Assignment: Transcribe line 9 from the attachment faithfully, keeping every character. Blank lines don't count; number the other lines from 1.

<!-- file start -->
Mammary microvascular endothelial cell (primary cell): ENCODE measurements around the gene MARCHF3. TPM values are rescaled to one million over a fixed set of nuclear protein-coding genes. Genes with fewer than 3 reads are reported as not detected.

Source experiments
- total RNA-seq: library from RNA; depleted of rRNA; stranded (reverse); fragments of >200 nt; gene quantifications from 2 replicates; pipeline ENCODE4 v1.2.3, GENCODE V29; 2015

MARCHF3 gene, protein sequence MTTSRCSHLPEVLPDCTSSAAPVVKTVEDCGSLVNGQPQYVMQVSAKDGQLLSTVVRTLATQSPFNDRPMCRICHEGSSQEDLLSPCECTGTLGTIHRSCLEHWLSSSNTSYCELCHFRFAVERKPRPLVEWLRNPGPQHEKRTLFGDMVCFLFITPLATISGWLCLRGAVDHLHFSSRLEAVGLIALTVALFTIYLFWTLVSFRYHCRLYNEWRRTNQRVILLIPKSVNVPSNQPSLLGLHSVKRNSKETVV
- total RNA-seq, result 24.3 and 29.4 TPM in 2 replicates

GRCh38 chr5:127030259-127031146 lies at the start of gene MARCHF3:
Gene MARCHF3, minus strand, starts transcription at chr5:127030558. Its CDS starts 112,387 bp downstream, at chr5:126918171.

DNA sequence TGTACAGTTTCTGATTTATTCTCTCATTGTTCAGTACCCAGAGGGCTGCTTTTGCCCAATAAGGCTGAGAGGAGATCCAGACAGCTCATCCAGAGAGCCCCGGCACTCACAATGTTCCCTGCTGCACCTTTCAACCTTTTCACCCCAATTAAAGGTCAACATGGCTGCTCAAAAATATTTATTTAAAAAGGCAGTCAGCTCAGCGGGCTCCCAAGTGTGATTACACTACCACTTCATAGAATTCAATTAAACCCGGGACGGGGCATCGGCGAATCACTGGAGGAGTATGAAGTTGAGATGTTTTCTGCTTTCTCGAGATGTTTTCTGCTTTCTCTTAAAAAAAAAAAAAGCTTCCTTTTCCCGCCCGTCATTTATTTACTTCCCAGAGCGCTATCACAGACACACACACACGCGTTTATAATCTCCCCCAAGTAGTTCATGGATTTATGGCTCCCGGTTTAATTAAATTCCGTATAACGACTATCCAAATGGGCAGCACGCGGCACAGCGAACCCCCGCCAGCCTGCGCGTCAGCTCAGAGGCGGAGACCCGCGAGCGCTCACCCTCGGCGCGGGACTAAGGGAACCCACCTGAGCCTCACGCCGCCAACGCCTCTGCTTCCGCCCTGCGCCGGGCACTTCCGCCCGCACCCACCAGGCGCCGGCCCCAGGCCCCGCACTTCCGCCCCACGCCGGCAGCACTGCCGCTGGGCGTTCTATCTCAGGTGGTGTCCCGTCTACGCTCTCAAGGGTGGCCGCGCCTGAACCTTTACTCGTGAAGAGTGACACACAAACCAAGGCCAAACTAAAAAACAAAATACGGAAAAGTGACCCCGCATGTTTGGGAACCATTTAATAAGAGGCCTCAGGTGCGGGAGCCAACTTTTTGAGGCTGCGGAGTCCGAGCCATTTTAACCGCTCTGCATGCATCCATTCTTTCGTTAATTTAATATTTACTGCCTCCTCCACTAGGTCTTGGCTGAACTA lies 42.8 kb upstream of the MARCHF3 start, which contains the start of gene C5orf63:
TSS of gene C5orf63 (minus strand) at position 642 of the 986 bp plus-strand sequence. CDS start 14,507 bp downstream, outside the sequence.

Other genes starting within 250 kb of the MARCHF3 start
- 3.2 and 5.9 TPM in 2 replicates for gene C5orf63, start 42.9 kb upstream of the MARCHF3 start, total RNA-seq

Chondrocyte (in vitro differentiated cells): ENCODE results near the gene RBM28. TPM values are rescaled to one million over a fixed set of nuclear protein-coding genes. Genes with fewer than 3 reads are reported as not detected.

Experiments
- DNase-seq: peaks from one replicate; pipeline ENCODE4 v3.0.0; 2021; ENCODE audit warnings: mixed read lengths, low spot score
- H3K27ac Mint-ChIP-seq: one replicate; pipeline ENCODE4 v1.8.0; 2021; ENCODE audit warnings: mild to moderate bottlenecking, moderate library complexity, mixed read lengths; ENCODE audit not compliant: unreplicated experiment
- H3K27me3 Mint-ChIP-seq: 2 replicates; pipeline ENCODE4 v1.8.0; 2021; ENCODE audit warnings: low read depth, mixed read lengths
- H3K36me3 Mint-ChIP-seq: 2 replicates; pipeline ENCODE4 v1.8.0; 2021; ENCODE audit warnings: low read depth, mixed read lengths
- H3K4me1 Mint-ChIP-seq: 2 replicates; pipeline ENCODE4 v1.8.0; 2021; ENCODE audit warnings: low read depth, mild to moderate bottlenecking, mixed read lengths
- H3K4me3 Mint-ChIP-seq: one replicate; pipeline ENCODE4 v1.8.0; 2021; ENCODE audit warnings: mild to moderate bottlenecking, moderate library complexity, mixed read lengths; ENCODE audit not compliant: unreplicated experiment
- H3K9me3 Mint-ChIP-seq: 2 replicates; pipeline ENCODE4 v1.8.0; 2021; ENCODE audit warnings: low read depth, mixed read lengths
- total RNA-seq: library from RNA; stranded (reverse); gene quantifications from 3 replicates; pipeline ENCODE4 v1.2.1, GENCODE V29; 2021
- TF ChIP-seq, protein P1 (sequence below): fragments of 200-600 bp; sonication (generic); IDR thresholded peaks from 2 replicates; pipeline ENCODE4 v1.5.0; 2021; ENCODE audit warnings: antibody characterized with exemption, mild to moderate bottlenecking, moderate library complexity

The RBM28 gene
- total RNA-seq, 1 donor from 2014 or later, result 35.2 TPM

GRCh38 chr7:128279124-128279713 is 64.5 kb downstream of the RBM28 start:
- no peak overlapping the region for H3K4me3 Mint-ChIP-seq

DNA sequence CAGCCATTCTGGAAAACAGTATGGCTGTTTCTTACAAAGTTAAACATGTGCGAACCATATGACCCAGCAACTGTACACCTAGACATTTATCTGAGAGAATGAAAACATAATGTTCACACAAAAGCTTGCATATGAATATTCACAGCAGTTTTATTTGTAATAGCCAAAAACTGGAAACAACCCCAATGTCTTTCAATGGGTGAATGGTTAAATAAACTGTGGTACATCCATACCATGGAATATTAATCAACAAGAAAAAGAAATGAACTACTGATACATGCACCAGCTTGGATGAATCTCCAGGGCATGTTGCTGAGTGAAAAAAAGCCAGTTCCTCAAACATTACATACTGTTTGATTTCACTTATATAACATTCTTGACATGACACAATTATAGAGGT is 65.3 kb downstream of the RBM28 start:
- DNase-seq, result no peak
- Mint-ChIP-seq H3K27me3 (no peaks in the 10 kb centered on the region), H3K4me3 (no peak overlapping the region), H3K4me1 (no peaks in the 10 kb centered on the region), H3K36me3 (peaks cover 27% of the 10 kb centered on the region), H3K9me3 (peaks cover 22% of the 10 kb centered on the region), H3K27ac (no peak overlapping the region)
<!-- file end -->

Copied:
TSS of gene C5orf63 (minus strand) at position 642 of the 986 bp plus-strand sequence. CDS start 14,507 bp downstream, outside the sequence.